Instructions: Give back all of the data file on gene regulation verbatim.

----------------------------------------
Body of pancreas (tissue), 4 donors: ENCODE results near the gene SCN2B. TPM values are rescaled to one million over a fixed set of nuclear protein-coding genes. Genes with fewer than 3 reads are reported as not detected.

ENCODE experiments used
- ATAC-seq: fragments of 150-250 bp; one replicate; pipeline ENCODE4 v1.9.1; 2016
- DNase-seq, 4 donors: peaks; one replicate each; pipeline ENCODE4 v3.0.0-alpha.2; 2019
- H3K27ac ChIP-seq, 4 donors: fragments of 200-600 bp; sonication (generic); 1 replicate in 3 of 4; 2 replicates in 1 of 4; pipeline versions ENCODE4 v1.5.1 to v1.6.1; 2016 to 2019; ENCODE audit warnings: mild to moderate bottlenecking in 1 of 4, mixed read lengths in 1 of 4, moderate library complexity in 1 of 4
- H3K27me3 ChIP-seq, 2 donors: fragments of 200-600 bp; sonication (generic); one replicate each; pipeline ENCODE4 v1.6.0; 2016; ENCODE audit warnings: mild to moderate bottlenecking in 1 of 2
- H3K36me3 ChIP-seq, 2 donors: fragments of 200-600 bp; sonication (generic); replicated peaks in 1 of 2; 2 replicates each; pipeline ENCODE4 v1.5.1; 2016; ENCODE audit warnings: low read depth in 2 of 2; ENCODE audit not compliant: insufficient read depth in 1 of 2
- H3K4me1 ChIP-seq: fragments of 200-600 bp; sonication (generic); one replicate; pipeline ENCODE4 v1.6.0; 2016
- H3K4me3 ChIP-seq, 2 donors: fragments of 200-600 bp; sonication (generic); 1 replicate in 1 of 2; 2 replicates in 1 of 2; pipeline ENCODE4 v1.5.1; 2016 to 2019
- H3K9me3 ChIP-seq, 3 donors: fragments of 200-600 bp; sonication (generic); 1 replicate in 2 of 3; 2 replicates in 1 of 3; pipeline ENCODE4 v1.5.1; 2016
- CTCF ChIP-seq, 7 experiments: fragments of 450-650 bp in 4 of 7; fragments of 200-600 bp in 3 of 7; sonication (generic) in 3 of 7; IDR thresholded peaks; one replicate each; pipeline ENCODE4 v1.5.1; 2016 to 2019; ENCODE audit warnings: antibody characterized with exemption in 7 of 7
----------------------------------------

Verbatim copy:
Body of pancreas (tissue), 4 donors: ENCODE results near the gene SCN2B. TPM values are rescaled to one million over a fixed set of nuclear protein-coding genes. Genes with fewer than 3 reads are reported as not detected.

ENCODE experiments used
- ATAC-seq: fragments of 150-250 bp; one replicate; pipeline ENCODE4 v1.9.1; 2016
- DNase-seq, 4 donors: peaks; one replicate each; pipeline ENCODE4 v3.0.0-alpha.2; 2019
- H3K27ac ChIP-seq, 4 donors: fragments of 200-600 bp; sonication (generic); 1 replicate in 3 of 4; 2 replicates in 1 of 4; pipeline versions ENCODE4 v1.5.1 to v1.6.1; 2016 to 2019; ENCODE audit warnings: mild to moderate bottlenecking in 1 of 4, mixed read lengths in 1 of 4, moderate library complexity in 1 of 4
- H3K27me3 ChIP-seq, 2 donors: fragments of 200-600 bp; sonication (generic); one replicate each; pipeline ENCODE4 v1.6.0; 2016; ENCODE audit warnings: mild to moderate bottlenecking in 1 of 2
- H3K36me3 ChIP-seq, 2 donors: fragments of 200-600 bp; sonication (generic); replicated peaks in 1 of 2; 2 replicates each; pipeline ENCODE4 v1.5.1; 2016; ENCODE audit warnings: low read depth in 2 of 2; ENCODE audit not compliant: insufficient read depth in 1 of 2
- H3K4me1 ChIP-seq: fragments of 200-600 bp; sonication (generic); one replicate; pipeline ENCODE4 v1.6.0; 2016
- H3K4me3 ChIP-seq, 2 donors: fragments of 200-600 bp; sonication (generic); 1 replicate in 1 of 2; 2 replicates in 1 of 2; pipeline ENCODE4 v1.5.1; 2016 to 2019
- H3K9me3 ChIP-seq, 3 donors: fragments of 200-600 bp; sonication (generic); 1 replicate in 2 of 3; 2 replicates in 1 of 3; pipeline ENCODE4 v1.5.1; 2016
- CTCF ChIP-seq, 7 experiments: fragments of 450-650 bp in 4 of 7; fragments of 200-600 bp in 3 of 7; sonication (generic) in 3 of 7; IDR thresholded peaks; one replicate each; pipeline ENCODE4 v1.5.1; 2016 to 2019; ENCODE audit warnings: antibody characterized with exemption in 7 of 7